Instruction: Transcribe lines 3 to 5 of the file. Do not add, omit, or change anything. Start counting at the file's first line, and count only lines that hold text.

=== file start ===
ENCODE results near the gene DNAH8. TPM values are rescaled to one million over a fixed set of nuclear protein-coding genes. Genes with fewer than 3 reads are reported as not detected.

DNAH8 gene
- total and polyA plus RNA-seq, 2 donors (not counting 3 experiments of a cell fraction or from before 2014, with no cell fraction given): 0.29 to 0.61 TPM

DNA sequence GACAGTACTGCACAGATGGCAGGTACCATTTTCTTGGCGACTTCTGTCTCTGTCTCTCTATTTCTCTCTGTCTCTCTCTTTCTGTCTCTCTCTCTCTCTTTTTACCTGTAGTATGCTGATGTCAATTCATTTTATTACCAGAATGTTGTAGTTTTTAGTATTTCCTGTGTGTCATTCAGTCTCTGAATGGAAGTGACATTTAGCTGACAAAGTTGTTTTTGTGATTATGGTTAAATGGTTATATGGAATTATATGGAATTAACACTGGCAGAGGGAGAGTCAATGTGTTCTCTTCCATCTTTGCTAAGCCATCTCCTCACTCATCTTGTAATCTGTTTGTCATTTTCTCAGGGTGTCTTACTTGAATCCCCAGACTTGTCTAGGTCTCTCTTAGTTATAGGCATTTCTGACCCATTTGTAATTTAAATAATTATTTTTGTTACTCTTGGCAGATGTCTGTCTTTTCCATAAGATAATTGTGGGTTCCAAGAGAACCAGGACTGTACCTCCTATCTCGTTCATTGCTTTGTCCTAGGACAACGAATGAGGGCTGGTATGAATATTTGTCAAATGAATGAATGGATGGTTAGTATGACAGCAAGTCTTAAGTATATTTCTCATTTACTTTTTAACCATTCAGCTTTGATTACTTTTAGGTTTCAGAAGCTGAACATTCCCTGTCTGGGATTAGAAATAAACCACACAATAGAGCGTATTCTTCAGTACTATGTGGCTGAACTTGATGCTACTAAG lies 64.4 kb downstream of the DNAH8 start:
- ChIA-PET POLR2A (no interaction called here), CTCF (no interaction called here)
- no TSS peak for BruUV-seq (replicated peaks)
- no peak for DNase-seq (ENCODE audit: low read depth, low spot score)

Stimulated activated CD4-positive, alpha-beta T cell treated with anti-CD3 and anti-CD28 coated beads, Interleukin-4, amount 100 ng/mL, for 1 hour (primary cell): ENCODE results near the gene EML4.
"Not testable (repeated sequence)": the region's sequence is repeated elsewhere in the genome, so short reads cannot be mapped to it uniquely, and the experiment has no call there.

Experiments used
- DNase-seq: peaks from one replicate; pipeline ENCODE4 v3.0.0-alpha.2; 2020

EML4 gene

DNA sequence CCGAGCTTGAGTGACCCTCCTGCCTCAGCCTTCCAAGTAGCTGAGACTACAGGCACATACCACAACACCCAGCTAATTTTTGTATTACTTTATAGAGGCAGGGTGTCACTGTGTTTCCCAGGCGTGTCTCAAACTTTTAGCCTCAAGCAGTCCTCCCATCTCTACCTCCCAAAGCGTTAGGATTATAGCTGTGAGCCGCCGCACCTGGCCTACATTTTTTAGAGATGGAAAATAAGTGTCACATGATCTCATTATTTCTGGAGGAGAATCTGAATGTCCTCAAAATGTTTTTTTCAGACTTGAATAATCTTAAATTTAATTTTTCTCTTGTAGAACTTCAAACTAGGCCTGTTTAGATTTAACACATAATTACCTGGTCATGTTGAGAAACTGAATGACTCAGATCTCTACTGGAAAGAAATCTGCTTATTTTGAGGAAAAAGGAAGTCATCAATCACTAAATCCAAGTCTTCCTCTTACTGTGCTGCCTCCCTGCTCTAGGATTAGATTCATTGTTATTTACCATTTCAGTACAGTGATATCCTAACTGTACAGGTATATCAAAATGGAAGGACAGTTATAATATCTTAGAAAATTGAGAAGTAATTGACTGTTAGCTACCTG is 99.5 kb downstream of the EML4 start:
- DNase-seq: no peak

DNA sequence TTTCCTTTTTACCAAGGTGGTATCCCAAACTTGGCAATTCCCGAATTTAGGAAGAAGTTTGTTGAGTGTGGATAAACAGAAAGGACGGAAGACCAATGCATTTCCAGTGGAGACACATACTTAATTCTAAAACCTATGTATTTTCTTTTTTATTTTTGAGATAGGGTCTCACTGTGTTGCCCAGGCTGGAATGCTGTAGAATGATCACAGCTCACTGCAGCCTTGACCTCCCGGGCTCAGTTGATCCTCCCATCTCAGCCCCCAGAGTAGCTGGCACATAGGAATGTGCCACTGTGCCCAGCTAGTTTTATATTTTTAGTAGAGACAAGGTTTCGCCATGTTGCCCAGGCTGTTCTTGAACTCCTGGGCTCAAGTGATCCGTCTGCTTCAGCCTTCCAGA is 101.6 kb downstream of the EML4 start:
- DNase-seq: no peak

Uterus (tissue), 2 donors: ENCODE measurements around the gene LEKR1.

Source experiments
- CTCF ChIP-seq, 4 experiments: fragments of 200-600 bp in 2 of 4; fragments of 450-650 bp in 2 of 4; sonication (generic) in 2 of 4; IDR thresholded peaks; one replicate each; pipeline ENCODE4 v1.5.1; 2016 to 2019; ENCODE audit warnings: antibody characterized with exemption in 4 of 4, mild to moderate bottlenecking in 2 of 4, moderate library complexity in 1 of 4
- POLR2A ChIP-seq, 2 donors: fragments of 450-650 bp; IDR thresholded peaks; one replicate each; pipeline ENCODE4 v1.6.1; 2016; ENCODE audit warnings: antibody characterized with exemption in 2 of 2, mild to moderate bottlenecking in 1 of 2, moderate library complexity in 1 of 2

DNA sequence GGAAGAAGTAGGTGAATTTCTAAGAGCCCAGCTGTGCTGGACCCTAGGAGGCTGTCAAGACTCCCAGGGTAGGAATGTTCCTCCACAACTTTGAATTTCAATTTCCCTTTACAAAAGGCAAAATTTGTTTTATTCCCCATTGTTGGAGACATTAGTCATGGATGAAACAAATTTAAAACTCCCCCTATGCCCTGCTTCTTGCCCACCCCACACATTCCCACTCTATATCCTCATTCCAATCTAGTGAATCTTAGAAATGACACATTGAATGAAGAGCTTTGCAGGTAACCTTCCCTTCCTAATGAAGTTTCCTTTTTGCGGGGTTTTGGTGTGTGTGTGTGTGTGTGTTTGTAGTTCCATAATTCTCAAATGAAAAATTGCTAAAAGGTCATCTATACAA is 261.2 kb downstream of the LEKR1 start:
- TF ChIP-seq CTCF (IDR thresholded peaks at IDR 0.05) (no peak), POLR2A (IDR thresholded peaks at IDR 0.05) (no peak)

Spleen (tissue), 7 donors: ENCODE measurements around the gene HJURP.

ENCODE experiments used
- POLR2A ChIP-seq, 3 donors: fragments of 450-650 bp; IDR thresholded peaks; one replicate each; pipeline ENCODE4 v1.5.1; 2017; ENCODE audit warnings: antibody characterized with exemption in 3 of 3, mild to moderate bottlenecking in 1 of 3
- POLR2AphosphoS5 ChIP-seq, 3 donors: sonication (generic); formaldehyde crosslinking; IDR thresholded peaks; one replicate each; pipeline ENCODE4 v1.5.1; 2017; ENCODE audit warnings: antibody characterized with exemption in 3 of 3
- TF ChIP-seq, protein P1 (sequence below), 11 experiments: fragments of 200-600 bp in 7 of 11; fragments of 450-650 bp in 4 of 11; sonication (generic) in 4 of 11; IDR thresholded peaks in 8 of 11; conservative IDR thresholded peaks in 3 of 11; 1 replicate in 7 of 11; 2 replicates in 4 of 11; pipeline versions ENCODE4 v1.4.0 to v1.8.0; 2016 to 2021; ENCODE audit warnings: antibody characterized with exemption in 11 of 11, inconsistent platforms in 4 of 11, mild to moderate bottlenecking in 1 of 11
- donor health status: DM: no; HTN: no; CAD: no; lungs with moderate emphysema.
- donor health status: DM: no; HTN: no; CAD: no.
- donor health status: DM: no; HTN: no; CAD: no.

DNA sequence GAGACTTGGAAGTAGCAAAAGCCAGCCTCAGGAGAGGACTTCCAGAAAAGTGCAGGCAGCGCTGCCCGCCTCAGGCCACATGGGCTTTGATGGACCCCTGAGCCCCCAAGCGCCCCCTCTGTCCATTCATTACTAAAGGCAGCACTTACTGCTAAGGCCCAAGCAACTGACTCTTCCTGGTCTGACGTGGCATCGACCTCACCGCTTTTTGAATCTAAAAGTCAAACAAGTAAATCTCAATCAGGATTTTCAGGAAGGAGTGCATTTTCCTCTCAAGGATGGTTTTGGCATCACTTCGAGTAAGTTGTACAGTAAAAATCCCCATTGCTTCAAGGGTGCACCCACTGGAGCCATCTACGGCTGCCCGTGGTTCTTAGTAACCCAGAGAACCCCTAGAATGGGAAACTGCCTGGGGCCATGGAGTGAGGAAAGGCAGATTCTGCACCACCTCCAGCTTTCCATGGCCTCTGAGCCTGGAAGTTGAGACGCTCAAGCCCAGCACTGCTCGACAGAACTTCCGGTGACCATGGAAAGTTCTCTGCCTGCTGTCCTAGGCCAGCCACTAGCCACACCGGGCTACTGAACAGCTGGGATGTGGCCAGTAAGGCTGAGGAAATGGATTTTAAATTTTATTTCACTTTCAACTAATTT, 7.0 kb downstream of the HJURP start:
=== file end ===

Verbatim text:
- total and polyA plus RNA-seq, 2 donors (not counting 3 experiments of a cell fraction or from before 2014, with no cell fraction given): 0.29 to 0.61 TPM

DNA sequence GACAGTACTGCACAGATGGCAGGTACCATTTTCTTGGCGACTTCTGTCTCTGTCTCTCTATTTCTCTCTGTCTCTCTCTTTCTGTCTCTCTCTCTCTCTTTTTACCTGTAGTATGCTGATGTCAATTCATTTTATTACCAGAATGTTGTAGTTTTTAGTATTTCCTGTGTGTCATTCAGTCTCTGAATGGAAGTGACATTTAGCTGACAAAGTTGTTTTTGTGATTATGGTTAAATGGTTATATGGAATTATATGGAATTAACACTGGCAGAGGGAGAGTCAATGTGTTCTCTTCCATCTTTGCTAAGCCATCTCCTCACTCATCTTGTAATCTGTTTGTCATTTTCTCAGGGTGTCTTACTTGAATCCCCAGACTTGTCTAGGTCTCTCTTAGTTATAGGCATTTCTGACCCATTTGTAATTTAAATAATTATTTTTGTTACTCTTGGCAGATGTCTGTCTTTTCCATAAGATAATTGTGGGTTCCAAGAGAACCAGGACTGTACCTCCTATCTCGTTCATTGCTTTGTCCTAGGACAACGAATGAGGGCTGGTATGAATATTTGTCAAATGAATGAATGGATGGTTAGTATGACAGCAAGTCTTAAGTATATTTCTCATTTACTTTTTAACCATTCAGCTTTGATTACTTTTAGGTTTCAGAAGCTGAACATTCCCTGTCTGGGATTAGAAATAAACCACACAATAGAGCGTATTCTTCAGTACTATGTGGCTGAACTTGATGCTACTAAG lies 64.4 kb downstream of the DNAH8 start:
- ChIA-PET POLR2A (no interaction called here), CTCF (no interaction called here)